The debate continued and great ideas were coming out about what being the 1st term meant and then one student (the 66) said well it has to be right because (the term number +1) x 6 works for every one of them. That threw most kids for a loop and definitely not a place that I thought most of the class would be ready to engage in conversation around. I let a few students question what he meant, and I let him answer them. The biggest disconnect for students was how the term number factors into finding the number in future terms. To them the term number was just labeling and not really relevant in the values.

It was time to move into our lesson for the day and I was happy with the ideas that were emerging so I had them go back to their journals and do a quick 3 minute writing of either: what they noticed between the two, what someone else said that cleared up something for them, or something they were confused about still. It was interesting to see the word “group” popping up when that really didn’t come up in the talk…

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The “R” was my writing on the board….the SMARTBoard jumped and my 2 looked a bit like an R…they would not let it go of course:)

IMG_0752_2IMG_0754_2IMG_0755_2IMG_0759_2and of course there is always one that I want to find more about because it seems nothing like what the others thought about..

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After this talk, we went into some pattern building with rectangular arrays and finding the nth term. So much to write about that too, but will have to save that work for another night!

Tomorrow, I want to go back to second number talk set I had intended to do today and see how the conversation builds on our thoughts from today. Do they think about the starting number now? Do they talk about the numbers as “terms”? I think I will have them journal about what they find is most important when predicting what future terms would be in the series.

-Kristin

Growth Patterns…the Beginning

It is finally here, our last unit of the year and I have to say I am so excited to make it to Growth Patterns! Before we did some reorganization of units due to CCSS shifts, I could never get to this unit, however now having fewer units, I finally make it to the end!

If you have never looked at this Investigations unit before, here is a brief description:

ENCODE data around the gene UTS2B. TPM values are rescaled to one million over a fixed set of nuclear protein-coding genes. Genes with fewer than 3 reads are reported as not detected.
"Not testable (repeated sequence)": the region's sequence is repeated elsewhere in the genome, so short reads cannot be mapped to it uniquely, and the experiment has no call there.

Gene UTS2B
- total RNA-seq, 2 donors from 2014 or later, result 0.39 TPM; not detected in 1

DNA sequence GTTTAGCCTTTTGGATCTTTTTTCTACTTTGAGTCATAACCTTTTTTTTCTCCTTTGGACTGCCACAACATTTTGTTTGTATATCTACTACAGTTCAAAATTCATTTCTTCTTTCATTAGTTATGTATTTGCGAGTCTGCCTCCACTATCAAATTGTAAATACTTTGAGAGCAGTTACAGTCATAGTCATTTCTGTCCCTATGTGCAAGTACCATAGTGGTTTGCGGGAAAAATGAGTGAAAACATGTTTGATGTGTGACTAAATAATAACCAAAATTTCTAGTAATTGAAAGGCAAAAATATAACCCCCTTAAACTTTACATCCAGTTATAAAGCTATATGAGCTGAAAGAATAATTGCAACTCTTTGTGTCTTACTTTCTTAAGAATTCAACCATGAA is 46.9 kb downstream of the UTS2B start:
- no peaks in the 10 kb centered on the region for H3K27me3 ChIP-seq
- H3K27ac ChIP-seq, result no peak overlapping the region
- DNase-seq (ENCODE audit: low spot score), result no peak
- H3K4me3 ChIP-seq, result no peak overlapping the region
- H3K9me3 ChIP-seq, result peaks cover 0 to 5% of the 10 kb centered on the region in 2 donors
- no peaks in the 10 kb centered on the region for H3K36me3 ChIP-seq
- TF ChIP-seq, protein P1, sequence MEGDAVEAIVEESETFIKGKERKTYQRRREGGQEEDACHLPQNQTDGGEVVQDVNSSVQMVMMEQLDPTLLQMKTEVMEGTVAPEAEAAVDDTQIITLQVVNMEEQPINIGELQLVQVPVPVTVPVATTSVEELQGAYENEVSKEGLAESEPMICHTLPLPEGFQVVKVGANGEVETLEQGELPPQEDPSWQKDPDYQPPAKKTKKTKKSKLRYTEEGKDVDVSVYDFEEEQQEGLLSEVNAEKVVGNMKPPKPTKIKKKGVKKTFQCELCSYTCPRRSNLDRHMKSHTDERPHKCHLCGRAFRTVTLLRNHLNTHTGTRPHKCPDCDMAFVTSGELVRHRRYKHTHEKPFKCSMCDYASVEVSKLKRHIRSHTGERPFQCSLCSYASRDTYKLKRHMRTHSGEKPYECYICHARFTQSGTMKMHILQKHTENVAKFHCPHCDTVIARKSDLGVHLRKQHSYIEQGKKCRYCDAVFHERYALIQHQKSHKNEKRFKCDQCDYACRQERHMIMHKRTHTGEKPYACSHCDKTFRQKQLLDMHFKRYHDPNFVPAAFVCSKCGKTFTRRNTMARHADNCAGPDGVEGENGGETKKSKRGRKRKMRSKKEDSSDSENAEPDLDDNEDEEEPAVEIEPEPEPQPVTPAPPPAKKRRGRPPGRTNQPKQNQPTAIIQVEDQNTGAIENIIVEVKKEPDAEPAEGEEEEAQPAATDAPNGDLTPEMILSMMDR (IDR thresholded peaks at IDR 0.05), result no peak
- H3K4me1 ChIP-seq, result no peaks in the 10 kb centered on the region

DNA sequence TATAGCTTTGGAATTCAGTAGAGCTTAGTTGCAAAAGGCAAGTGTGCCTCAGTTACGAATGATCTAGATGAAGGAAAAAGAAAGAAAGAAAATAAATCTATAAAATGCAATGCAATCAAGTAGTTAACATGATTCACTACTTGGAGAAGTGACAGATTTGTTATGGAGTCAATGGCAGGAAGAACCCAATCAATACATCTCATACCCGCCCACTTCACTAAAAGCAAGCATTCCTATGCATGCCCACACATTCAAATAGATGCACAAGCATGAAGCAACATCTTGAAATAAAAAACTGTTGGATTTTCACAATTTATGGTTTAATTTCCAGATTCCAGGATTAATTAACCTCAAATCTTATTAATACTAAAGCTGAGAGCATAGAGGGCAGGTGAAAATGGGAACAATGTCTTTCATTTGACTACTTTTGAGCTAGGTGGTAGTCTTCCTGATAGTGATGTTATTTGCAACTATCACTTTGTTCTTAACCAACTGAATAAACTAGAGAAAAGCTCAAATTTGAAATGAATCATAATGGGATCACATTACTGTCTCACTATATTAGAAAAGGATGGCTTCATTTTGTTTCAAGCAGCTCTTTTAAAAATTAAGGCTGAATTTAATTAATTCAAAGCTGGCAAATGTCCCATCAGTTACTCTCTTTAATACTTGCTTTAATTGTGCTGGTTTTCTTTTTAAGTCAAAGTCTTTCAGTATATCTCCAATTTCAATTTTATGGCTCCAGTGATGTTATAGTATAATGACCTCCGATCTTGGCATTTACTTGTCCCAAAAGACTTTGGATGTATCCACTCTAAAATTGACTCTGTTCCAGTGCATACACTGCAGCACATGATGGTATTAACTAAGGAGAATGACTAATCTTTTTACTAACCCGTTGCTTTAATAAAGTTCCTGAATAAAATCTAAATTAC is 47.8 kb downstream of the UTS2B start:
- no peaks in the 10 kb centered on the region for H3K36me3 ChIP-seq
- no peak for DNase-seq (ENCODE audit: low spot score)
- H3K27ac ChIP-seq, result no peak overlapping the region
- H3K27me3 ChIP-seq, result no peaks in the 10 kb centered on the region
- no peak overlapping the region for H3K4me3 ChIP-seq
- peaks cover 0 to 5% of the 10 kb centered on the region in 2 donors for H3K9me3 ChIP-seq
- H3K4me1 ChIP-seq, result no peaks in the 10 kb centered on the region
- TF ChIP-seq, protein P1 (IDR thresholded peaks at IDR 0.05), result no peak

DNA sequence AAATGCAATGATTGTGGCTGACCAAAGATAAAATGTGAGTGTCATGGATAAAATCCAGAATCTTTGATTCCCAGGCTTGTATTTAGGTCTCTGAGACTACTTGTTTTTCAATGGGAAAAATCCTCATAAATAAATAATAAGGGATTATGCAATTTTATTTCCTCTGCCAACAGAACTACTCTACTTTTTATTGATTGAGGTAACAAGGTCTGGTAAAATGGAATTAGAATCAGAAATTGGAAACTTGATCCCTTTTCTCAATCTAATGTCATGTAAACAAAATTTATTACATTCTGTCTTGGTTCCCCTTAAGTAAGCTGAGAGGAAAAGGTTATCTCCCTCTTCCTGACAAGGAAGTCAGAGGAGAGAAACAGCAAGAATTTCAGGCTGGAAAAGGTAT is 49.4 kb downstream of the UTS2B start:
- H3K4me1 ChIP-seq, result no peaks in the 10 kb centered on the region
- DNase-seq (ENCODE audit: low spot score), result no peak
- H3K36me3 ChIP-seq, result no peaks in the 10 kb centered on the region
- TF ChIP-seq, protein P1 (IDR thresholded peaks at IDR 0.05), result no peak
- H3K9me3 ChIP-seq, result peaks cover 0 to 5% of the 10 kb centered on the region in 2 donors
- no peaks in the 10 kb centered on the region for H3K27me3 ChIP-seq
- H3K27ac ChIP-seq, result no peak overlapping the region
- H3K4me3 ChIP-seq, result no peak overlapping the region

1This unit is really a beautiful culmination of all of the pattern noticings my student do all year long.

Being the end of the year, I know I am going to miss constantly having a class to try out my ideas on during the course of the summer, so I am making the most of the time I have left to test some different number routines.  After reading through this unit, two things jumped out at me that could potentially be incorporated into our number routine work before the lesson: predicting nth terms and relationships between two sets of numbers. So, I thought it may be interesting to do some counting and then think about relationships between our sets we make.

I first had a student count by 3’s four times: 3,6,9,12…. I asked the 10th term and everyone looked at me like I was crazy because this seemed too simple and said “30.” I asked how they knew and immediately thumbs went up and they all agreed that 3 x 10 = 30.I asked for another way you could get there? Next I got, “If you add one more 3 and get 15, you can just double it because it is doing the same thing all the way.” I wrote (12 + 3) x 2 = 30. Another student said, “You can double/half and do 5 x 6 = 30.” Me, “How does double/halving look here?” Silence for a minute, so I asked them to chat with a neighbor and then they came to thinking about jumps on a number line and explained that you were doing jumps twice as big so you need half as many.

Next I did the same process with 4’s: 4, 8, 12, 16 and I got much of the same as above. I asked if we could make any connections to the first set. I had an idea this one may be tough (but I had a plan for it in the next set), however I did have two students who noticed it was one more every time you counted by 4’s, so by the time you counted 10 times, you would have to add 10 to your total, 30+10=40.

The third problem, I wanted to give them the chance to make some connections to the 3 and 4 counts, so I did 12’s: 12, 24, 36, 48… Again, I got many of the above strategies, but then they made some connections to doing “3 times as many jumps of 4 in 12” and “4 times as many jumps of 3 in 12” and adjusting their 10th terms.

Because some students were really comfortable moving between the sets of numbers, others were still staying within one set of numbers in describing the 10th term, I gave them two sets to go back to their journal to reflect on: 2’s: 2, 4, 6, 8…. and 2/3’s:¬† 2/3, 4/3, 6/3, 10/3….

I asked them to either talk about how they could arrive at the 10th term or make a connection to one of the previous sets of numbers…

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It was interesting to see their connections between the sets, but I think for next time I need to think more about either the predictions of future terms or comparing two sets, this was a bit too much at once. Next time I may have them look at sets with constant change but not starting at a multiple of that number….and then as I was typing that, I think it would be cool to come up with a set with a missing number at the end that could be varying numbers depending on how they see the pattern, then give a term after the missing number and narrow it down to which pattern it actually is….hmmmm…have to think more about this one…

-Kristin